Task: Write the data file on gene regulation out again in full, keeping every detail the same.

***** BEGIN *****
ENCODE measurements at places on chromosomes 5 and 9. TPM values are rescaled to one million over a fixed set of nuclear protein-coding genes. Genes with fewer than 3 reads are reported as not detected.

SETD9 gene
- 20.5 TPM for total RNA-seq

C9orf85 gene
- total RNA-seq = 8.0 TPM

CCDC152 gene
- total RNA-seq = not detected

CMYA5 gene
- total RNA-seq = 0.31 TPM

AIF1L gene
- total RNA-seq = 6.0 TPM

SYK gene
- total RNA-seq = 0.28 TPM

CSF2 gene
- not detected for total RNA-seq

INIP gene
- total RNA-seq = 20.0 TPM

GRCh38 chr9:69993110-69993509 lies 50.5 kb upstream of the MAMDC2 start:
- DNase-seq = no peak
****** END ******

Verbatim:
ENCODE measurements at places on chromosomes 5 and 9. TPM values are rescaled to one million over a fixed set of nuclear protein-coding genes. Genes with fewer than 3 reads are reported as not detected.

SETD9 gene
- 20.5 TPM for total RNA-seq

C9orf85 gene
- total RNA-seq = 8.0 TPM

CCDC152 gene
- total RNA-seq = not detected

CMYA5 gene
- total RNA-seq = 0.31 TPM

AIF1L gene
- total RNA-seq = 6.0 TPM

SYK gene
- total RNA-seq = 0.28 TPM

CSF2 gene
- not detected for total RNA-seq

INIP gene
- total RNA-seq = 20.0 TPM

GRCh38 chr9:69993110-69993509 lies 50.5 kb upstream of the MAMDC2 start:
- DNase-seq = no peak